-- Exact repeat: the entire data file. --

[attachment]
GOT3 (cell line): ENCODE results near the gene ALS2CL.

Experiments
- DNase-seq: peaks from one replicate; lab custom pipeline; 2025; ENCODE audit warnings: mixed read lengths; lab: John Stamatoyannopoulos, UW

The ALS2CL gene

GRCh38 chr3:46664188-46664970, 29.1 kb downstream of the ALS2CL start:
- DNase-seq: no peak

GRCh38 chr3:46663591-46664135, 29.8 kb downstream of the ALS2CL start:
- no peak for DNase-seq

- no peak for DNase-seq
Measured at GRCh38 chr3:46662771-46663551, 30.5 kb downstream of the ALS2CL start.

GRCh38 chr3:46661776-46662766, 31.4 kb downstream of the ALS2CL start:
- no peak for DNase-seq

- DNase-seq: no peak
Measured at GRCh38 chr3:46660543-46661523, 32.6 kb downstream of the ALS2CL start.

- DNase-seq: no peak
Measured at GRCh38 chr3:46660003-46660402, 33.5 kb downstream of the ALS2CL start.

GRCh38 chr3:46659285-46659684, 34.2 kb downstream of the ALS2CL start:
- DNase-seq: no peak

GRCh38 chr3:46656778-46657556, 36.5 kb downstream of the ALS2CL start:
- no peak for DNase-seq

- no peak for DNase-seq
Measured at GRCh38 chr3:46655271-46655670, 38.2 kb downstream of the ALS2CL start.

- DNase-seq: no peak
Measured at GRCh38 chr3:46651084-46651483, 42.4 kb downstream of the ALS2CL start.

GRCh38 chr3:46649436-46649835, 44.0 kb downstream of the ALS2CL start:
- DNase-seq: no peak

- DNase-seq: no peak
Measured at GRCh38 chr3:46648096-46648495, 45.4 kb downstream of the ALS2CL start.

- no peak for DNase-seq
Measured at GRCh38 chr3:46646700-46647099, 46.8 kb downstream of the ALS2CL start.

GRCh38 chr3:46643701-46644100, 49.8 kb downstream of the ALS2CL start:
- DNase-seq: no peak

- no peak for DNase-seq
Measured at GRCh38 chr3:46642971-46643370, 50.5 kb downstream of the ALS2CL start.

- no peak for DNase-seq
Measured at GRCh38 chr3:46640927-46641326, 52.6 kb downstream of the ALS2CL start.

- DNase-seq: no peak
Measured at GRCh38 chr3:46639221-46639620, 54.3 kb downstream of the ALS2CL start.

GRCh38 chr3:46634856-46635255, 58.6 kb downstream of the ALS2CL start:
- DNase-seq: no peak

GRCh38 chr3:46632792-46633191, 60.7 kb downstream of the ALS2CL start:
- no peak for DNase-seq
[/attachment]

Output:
GOT3 (cell line): ENCODE results near the gene ALS2CL.

Experiments
- DNase-seq: peaks from one replicate; lab custom pipeline; 2025; ENCODE audit warnings: mixed read lengths; lab: John Stamatoyannopoulos, UW

The ALS2CL gene

GRCh38 chr3:46664188-46664970, 29.1 kb downstream of the ALS2CL start:
- DNase-seq: no peak

GRCh38 chr3:46663591-46664135, 29.8 kb downstream of the ALS2CL start:
- no peak for DNase-seq

- no peak for DNase-seq
Measured at GRCh38 chr3:46662771-46663551, 30.5 kb downstream of the ALS2CL start.

GRCh38 chr3:46661776-46662766, 31.4 kb downstream of the ALS2CL start:
- no peak for DNase-seq

- DNase-seq: no peak
Measured at GRCh38 chr3:46660543-46661523, 32.6 kb downstream of the ALS2CL start.

- DNase-seq: no peak
Measured at GRCh38 chr3:46660003-46660402, 33.5 kb downstream of the ALS2CL start.

GRCh38 chr3:46659285-46659684, 34.2 kb downstream of the ALS2CL start:
- DNase-seq: no peak

GRCh38 chr3:46656778-46657556, 36.5 kb downstream of the ALS2CL start:
- no peak for DNase-seq

- no peak for DNase-seq
Measured at GRCh38 chr3:46655271-46655670, 38.2 kb downstream of the ALS2CL start.

- DNase-seq: no peak
Measured at GRCh38 chr3:46651084-46651483, 42.4 kb downstream of the ALS2CL start.

GRCh38 chr3:46649436-46649835, 44.0 kb downstream of the ALS2CL start:
- DNase-seq: no peak

- DNase-seq: no peak
Measured at GRCh38 chr3:46648096-46648495, 45.4 kb downstream of the ALS2CL start.

- no peak for DNase-seq
Measured at GRCh38 chr3:46646700-46647099, 46.8 kb downstream of the ALS2CL start.

GRCh38 chr3:46643701-46644100, 49.8 kb downstream of the ALS2CL start:
- DNase-seq: no peak

- no peak for DNase-seq
Measured at GRCh38 chr3:46642971-46643370, 50.5 kb downstream of the ALS2CL start.

- no peak for DNase-seq
Measured at GRCh38 chr3:46640927-46641326, 52.6 kb downstream of the ALS2CL start.

- DNase-seq: no peak
Measured at GRCh38 chr3:46639221-46639620, 54.3 kb downstream of the ALS2CL start.

GRCh38 chr3:46634856-46635255, 58.6 kb downstream of the ALS2CL start:
- DNase-seq: no peak

GRCh38 chr3:46632792-46633191, 60.7 kb downstream of the ALS2CL start:
- no peak for DNase-seq